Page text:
Council for the National Interest

Always Another War

Sep 1 2021 / 1:09 pm

America and Israel together against Iran

Afghanistan is not exactly history quite yet as there still will be a lot final adjustments on the ground as well as the usual Vietnam-syndrome war of words that inevitably follows on yet another American-engineered foreign catastrophe. But the recriminations will go nowhere as there is certainly enough mud to stick on both major political parties that make Washington their home, and neither wants to be embarrassed to such an extent that anyone will actually demand change.

Regarding Afghanistan itself, I often recall hearing from a CIA friend of mine who served as the last Chief of Station in Kabul in the 1970s before the start of the Mujaheddin insurgency against the Marxist-Leninist government that was then in place eventually forced the US Embassy to close. He remarked how liberated the city was, full of smartly dressed attractive women and well-turned-out men going about their business. Though there was considerable repression in rural areas, education was highly prized by the people in the cities while many aspects of fundamental Islam were made illegal.

All of that came to a crashing halt when the United States and Saudi Arabia supported the Mujaheddin and eventually created al-Qaeda in a bid to damage the Soviets, who had intervened in the country and were backers of the Kabul regime headed by Babrak Karmal. Zbigniew Brzezinski was the “brain” behind the plan, in part to do payback for the Soviet role in Vietnam and in part because Zbig apparently had difficultly in separating his attachment for Poland, at the time part of the Soviet empire, from his role as national security adviser for Jimmy Carter, President of the United States of America.

To be sure, wars that are unsuccessful, like Vietnam and Afghanistan, do generate a certain blowback. It was regularly observed that the 1990-1 US-led Desert Storm operation followed by a victory parade down Fifth Avenue in New York City helped the United States recover from Vietnam fatigue. That meant that it would not hesitate to again use armed force to enforce its often touted “rules based international order,” best translated as US global hegemony.

Some might suggest that the best thing to do about Afghanistan is to learn from it. Hold senior officials and officers responsible for the egregious errors in judgement that led to disaster. But that will never happen as the top levels of the US government operate like a large social club where everyone protects everyone else. A Marine Lieutenant Colonel Stuart Scheller who has called for accountability at senior levels has already been relieved of his command and is leaving the service, a warning from above to others who might be similarly inclined to be outspoken.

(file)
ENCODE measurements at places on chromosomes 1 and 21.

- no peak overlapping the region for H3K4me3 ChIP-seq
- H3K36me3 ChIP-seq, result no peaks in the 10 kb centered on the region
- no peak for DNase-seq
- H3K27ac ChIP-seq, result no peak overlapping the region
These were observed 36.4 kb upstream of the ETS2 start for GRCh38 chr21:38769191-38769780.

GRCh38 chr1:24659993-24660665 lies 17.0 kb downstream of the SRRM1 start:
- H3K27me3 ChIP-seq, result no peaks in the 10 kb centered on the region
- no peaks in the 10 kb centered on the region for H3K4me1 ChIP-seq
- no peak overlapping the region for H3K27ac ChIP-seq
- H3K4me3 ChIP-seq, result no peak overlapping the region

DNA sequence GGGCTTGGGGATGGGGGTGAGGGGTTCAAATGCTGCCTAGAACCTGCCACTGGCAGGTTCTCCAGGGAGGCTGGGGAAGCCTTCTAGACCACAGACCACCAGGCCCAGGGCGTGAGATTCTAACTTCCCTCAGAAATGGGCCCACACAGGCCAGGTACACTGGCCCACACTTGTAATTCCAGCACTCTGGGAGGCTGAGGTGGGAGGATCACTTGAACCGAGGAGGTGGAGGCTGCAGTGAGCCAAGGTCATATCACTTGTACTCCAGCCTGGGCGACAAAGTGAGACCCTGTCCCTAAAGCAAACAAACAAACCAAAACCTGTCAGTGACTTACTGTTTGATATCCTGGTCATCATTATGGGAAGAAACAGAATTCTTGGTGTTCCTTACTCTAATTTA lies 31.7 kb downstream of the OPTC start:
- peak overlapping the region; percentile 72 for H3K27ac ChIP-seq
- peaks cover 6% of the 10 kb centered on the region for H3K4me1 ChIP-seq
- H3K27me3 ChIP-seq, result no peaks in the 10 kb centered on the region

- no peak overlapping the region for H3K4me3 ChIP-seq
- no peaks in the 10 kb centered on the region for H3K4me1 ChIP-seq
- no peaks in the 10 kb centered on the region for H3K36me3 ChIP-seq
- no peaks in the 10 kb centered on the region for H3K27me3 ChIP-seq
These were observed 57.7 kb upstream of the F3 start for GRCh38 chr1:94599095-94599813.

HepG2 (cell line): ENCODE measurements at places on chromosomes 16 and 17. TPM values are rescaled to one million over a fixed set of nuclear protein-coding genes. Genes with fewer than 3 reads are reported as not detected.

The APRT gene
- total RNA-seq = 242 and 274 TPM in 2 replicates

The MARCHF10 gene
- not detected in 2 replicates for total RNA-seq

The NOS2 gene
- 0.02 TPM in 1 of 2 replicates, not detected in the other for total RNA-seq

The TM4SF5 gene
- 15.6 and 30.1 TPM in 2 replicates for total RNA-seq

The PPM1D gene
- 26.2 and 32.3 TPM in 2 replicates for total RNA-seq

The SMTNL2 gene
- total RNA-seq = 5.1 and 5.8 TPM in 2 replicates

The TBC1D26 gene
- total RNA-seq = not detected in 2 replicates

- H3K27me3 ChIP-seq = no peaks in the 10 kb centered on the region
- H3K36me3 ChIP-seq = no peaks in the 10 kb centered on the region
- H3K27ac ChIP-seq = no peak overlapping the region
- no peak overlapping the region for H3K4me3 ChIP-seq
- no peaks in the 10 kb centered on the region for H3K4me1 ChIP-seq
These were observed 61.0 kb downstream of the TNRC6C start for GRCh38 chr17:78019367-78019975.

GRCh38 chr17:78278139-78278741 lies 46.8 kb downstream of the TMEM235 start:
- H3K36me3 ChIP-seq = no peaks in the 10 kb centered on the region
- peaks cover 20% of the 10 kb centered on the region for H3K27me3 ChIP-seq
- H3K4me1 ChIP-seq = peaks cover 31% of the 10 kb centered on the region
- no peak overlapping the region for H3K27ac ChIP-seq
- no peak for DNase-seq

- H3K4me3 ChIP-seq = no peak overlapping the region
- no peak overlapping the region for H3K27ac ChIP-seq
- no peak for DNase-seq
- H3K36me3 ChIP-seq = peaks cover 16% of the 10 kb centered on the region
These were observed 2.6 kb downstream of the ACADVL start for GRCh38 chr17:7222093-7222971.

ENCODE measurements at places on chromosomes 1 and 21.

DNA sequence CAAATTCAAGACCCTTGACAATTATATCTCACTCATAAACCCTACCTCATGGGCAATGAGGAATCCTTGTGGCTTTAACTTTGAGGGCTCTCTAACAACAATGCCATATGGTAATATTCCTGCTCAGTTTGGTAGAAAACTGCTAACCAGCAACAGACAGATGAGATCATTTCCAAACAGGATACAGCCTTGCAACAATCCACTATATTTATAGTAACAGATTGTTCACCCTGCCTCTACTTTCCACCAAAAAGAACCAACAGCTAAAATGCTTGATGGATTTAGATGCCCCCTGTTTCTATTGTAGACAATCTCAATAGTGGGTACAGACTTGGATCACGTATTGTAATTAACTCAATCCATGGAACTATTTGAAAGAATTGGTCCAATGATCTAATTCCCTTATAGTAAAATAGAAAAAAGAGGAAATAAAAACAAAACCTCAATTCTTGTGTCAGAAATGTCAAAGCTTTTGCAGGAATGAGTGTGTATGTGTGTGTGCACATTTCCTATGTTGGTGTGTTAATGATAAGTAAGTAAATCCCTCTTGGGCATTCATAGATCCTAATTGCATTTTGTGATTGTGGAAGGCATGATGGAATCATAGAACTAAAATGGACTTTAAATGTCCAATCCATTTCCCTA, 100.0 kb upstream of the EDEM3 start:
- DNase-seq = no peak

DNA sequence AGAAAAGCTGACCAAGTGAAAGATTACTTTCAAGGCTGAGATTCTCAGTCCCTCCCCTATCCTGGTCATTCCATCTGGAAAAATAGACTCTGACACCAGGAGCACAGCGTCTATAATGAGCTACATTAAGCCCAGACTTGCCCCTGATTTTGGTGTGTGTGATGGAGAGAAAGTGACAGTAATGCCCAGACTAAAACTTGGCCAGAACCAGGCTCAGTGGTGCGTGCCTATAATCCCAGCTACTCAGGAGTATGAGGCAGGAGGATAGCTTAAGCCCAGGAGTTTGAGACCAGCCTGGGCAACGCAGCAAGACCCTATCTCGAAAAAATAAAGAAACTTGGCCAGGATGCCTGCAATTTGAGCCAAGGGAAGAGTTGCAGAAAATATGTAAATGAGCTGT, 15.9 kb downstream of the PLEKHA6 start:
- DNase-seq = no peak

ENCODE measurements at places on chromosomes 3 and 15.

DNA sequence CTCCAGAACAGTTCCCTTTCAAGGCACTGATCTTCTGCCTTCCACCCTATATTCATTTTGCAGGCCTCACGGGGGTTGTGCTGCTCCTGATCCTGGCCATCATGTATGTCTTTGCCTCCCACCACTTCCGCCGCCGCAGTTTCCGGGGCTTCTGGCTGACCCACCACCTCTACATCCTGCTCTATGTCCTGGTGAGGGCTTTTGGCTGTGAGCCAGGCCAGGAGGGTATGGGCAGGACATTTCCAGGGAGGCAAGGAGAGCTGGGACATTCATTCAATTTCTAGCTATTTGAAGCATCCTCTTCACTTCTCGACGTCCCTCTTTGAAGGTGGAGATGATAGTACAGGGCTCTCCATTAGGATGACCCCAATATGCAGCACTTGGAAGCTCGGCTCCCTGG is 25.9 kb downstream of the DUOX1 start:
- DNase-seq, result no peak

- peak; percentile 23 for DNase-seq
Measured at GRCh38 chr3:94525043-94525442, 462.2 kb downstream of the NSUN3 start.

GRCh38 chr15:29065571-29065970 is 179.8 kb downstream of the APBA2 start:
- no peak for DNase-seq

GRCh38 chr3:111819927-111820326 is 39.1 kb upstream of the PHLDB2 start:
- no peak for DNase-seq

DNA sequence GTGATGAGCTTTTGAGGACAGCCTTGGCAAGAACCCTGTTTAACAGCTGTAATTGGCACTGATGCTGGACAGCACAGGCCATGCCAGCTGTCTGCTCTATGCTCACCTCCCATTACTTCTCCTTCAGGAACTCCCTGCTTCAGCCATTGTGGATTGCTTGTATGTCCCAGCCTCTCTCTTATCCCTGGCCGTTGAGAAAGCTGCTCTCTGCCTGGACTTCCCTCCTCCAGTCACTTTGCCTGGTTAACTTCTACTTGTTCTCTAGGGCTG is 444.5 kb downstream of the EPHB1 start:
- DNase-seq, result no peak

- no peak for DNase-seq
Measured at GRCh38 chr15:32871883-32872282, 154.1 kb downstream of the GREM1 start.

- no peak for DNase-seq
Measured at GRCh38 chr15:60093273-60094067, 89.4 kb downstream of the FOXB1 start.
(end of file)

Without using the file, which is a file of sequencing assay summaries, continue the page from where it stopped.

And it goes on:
So, with all that in mind, the best was to make Afghanistan go away is to begin preparations for the next war. Since that is so, how lucky is President Joe Biden to have a visit at this very critical moment from Israel’s new Prime Minister Naftali Bennett, who presented the president with a “new strategic vision” for the Middle East. In preparation for the visit, White House press secretary Jen Psaki told reporters that the prime minister’s visit “will strengthen the enduring partnership between the United States and Israel, reflect the deep ties between our governments and our people, and underscore the United States’ unwavering commitment to Israel’s security.” Psaki, who conflates the deep ties between the Democratic Party and its Jewish donors with a “partnership,” predictably said everything demanded of her, only stopping short of turning in her application to join the Israel Defense Force (IDF).

Bennett met on the day before the White House meeting with Defense Secretary Lloyd Austin, Chairman of the Joint Chiefs of Staff General Mark Milley and also separately with Secretary of State Antony Blinken. It is not known how many standing ovations were given to Bennett by the simpering US officials, but it is presumed that they were necessary as filler for the event because Austin and Milley in particular are notably inarticulate and poorly informed. The lumpish Austin did, however, echo Psaki in coming out with the usual message, telling Bennett that the Pentagon is absolutely “committed” to ensuring Israel can “defend itself” against the Iranians, that “The administration remains committed to Israel’s security and right to self-defense. That is unwavering, it is steadfast and it is ironclad.”

Bennett was engaged in delivering his timely message that the fall of Afghanistan has actually made everything in that part of Asia more dangerous, meaning that the US and Israel should prepare to fight Iran when it seeks to take advantage of the situation. More to the point, Bennett also made time to meet with the omnipotent Israel Lobby as represented by the head of its most powerful component, Executive Director Howard Kohr of the American Israel Public Affairs Committee (AIPAC).